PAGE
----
This morning, Washington Insurance Commissioner Mike Kreidler’s office announced in a news release that Washingtonians who buy health insurance through the state’s Healthplanfinder exchange can expect a significant increase in rates when the time comes to enroll in a plan for the 2018 calendar year.
“I’m very concerned by the proposed changes we’re seeing,” Kreidler said in the release. “I know these numbers will be extremely upsetting to people who buy their own health insurance. They’re upsetting to me.”
“We’re going to spend the next several months reviewing every assumption insurers have made to make sure their proposed increases are justified.”
The Seattle Times tasked reporter Bob Young with filing a story on the news. Disappointingly, instead of weaving together many different perspectives to provide a nuanced take on the rate increases, Young opted to rely heavily on the views of a national right wing think tank to drive his story.
The result is an unbalanced article that might as well have been written by someone working inside of the Beltway, as opposed to a local reporter with local knowledge and lots of credible sources in local medical, political, and business circles.
Nine paragraphs in the story (out of twenty-six total) either present the words or the ideas of Joe Antos, who works at the right wing American Enterprise Institute in the District of Columbia. No countervailing progressive perspective is provided in the article, and no other “expert opinion” is cited besides that of Antos. He’s the only person quoted in the story who isn’t an elected official.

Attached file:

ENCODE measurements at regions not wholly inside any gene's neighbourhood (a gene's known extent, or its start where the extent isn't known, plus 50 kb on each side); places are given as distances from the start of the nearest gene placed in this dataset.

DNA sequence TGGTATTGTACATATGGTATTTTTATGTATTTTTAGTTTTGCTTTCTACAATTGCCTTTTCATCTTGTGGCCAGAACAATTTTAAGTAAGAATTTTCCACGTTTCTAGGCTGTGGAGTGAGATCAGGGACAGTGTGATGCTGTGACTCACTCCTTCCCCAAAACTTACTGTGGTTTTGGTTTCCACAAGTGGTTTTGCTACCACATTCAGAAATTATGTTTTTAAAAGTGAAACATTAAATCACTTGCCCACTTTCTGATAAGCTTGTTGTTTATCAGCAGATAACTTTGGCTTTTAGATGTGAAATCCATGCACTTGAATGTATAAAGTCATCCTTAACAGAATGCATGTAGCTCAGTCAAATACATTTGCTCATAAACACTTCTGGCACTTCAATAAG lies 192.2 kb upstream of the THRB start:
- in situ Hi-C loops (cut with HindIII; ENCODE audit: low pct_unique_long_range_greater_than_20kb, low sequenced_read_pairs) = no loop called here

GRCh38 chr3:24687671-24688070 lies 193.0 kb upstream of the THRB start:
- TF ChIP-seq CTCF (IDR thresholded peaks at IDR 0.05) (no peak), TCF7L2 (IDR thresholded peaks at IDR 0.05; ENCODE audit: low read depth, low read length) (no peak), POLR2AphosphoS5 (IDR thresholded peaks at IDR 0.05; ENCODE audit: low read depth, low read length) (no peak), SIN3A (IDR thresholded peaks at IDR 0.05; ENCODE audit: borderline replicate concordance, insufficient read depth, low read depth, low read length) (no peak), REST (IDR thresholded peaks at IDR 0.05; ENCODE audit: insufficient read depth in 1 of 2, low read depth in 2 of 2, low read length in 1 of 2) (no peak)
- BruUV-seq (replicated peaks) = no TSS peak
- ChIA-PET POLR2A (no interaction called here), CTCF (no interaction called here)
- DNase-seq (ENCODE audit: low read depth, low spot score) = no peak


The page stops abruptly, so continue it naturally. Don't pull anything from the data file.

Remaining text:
The article has a pox on both their houses theme, with Young making reference to “a new round of partisan finger pointing” and quoting Antos as saying “blame should be shared by all sides”. Another fine example of false equivalency.
But of the nine paragraphs dedicated to Antos’ perspective, this one is my favorite:
“I’m not arguing against social welfare,” Antos said. “The challenge Obama didn’t take up and Republicans in Congress are having problems with is how to make this operate more like business than a forced charitable operation.”
What nonsense! The last thing any American should want is for our healthcare system to be operated “more like [a] business” than it is today.
When people are sick or injured, they need to be able to focus on getting well. It’s hard to feel better when the specter of medical bills is looming over you.
The whole point of the Patient Protection Act was to protect Americans from the worst excesses of the greedy, mostly for-profit insurance industry — like denying coverage due to pre-existing conditions. The PPA was a step towards a more humane future, in which care is simply available as opposed to affordable.
Healthcare is a human right — it is not a privilege that people should have to pay for. Healthcare therefore must and should be funded as a public service.
Unfortunately, this perspective is entirely missing from Young’s article.
If this had been written for the opinion pages, or for inclusion in the metro section as a column, the decision to rely heavily on Antos wouldn’t be so troubling.
Opinion pieces are subjective by their nature, after all — we ourselves run mostly subjective posts here on the Cascadia Advocate.
But this piece is supposed to be objective reporting. So it should offer many perspectives. It should be nuanced and contemplative. It’s not.
The Seattle Times’ newsroom is capable of putting out higher quality reporting than this. Here’s hoping their next article on this subject is more reasonable.